Lyme disease has recently begun to emerge as a significant threat to human health, both in Europe and the United States. Late sequellae, resembling those of neurosyphilis and multiple sclerosis, may occur many years after initial infection. Spontaneous abortion accompanies arthritis, carditis and neuritis as burdensome short-term sequellae. Thousands of new infections are recognized each year on each side of the Atlantic, although reporting may be incomplete. The disease was described in Europe nearly a century ago and named erythema chronicum migrans, but its etiology has only recently been defined. The name “Lyme disease” was coined to describe a particularly intense American focus of disease, but the term has gained wide acceptance on both continents. The identity of the American and European etiological agents involved has yet to be determined.
In America, a deer-associated, often bird-transported tick transmits this mouse-reservoired spirochete. The European situation seems more complex because the vector tick feeds on a greater variety of vertebrates. The reservoir hosts of the spirochete have yet to be determined. The role ofIxodes ricinus and possible other vectors in perpetuating transmission of the European infection remains to be defined. WhetherI. ricinus as well asI. dammini merely serve as a bridge to the human population or are important for the maintenance of the feral cycle remains to be seen.
The capacity of a tick to maintain transmission of Lyme disease spirochetes depends upon a complex set of properties, including competence as a host for the spirochete, a pattern of feeding that focuses on a particular reservoir favored by a pattern of tick activity, during each transmission season, in which nymphs feed before larvae. Transmission would be favored by an environment, such as that of islands, in which the variety of potential reservoir hosts is restricted. Hosts, for example reptiles, that might fail to support growth of the spirochete would serve to dilute effective transmission in nature.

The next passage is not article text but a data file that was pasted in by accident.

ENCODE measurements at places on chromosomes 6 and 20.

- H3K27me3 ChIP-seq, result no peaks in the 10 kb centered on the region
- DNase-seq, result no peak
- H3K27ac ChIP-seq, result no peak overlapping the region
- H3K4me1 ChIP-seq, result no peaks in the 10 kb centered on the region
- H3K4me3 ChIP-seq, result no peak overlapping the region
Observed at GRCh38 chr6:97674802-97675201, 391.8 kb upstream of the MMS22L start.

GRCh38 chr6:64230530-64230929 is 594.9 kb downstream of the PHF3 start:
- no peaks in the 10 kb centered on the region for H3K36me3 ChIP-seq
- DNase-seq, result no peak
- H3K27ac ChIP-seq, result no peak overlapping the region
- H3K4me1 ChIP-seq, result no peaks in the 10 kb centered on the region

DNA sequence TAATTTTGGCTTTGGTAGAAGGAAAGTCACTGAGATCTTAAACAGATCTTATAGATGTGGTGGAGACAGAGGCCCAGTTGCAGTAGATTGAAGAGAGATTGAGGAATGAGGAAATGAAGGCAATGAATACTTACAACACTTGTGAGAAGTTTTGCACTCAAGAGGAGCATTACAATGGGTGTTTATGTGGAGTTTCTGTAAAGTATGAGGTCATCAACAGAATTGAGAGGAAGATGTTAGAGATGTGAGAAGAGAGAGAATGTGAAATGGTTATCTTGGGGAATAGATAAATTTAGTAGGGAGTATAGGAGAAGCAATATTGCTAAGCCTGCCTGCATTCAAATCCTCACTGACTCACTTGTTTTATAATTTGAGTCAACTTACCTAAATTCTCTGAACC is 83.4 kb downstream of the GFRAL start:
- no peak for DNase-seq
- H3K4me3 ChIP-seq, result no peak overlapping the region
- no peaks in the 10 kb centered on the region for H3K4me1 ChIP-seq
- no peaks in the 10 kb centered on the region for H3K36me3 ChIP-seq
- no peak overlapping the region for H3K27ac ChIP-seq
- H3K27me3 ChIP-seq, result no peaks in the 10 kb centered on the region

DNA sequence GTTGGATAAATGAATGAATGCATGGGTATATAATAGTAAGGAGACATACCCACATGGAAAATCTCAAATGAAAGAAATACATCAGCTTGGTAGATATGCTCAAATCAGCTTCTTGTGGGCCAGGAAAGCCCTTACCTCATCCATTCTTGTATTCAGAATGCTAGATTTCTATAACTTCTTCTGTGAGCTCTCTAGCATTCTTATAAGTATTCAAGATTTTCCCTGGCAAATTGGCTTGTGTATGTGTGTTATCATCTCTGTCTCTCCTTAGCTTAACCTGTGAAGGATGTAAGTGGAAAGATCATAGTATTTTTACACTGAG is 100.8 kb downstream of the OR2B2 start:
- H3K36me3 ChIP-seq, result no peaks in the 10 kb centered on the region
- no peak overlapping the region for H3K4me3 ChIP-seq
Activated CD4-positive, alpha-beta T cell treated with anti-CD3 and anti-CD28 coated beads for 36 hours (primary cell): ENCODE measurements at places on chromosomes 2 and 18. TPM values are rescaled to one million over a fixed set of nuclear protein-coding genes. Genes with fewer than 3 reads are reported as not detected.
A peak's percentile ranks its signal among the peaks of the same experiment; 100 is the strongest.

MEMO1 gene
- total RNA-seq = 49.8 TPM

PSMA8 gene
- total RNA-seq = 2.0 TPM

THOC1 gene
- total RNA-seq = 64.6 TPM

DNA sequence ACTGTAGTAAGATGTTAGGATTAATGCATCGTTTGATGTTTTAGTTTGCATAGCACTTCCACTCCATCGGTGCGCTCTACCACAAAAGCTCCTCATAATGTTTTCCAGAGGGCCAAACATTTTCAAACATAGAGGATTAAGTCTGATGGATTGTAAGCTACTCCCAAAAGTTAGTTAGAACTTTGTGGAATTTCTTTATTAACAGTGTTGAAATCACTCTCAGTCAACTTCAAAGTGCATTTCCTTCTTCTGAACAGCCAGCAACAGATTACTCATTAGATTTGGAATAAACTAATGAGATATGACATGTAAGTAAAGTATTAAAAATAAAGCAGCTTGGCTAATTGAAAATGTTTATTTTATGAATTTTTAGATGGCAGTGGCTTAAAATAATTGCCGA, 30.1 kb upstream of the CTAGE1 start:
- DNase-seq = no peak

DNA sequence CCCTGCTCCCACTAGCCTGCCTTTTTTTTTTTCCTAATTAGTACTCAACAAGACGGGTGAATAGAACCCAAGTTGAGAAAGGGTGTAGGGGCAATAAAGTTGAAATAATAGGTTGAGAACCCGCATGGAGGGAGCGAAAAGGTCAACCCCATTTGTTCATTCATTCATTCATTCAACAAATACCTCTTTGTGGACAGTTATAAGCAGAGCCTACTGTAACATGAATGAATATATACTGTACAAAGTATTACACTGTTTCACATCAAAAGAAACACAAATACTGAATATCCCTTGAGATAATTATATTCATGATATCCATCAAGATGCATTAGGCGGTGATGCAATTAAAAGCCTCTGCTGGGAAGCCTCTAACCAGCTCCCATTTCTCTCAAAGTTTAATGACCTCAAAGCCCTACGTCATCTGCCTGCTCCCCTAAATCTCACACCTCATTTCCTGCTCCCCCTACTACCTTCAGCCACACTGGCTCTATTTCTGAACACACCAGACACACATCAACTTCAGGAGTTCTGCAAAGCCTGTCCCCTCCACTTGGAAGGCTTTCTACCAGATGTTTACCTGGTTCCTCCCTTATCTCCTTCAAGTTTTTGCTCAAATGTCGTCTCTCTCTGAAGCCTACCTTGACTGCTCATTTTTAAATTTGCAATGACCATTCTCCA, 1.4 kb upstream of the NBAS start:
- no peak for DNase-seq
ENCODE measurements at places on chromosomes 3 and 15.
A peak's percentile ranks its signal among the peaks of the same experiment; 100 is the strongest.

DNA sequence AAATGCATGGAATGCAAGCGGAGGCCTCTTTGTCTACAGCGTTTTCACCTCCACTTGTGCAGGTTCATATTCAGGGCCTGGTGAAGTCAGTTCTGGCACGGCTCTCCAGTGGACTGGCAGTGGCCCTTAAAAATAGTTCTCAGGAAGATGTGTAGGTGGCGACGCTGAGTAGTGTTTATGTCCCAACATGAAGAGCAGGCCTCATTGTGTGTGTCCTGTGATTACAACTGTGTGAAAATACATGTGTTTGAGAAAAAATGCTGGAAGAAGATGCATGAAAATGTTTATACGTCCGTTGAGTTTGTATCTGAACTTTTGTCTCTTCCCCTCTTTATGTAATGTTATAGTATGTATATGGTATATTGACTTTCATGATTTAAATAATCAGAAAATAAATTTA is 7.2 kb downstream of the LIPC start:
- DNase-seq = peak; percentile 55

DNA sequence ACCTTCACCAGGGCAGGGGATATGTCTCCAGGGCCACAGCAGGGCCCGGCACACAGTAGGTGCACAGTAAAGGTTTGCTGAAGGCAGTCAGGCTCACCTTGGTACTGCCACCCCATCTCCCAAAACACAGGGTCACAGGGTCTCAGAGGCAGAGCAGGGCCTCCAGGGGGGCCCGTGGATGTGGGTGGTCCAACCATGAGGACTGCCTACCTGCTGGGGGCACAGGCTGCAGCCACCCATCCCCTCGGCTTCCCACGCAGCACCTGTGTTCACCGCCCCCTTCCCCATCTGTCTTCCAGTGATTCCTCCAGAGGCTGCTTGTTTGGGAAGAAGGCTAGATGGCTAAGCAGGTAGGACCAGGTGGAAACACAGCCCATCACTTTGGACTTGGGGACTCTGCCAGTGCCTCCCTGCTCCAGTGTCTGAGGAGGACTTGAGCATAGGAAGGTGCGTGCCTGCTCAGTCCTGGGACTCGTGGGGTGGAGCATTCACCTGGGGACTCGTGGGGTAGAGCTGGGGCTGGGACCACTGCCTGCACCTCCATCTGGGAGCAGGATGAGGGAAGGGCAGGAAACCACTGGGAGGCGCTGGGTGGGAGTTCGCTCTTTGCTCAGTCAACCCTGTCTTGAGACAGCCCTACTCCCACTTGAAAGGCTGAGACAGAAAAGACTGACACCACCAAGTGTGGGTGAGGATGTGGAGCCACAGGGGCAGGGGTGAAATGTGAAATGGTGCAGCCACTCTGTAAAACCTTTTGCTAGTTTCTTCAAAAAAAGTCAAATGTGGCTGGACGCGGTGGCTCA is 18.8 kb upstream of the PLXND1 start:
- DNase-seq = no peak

Similarly, the capacity of a vertebrate to maintain the infection requires long-term support of the spirochete in a tissue site accessible to vector ticks, tolerance of repeated feeding by vector ticks and a pattern of host activity that exposes the host to numerous bites.
The intensity of infection depends upon a continuous pattern of transmission in which each generation is infected anew. The rate event in which the vector inherits infection would serve mainly to transport the spirochete to a new site, most effectively by migrating birds.
Due to the dispersed nature of Lyme disease and its recent emergence as an important hazard to health, measures for prophylaxis have only recently been devised. Lyme disease can be treated with antibiotics. But the effectiveness of such therapy depends upon correct and prompt diagnosis; delayed treatment is less effective, presumably because the spirochete becomes sequestered in immune-privileged sites.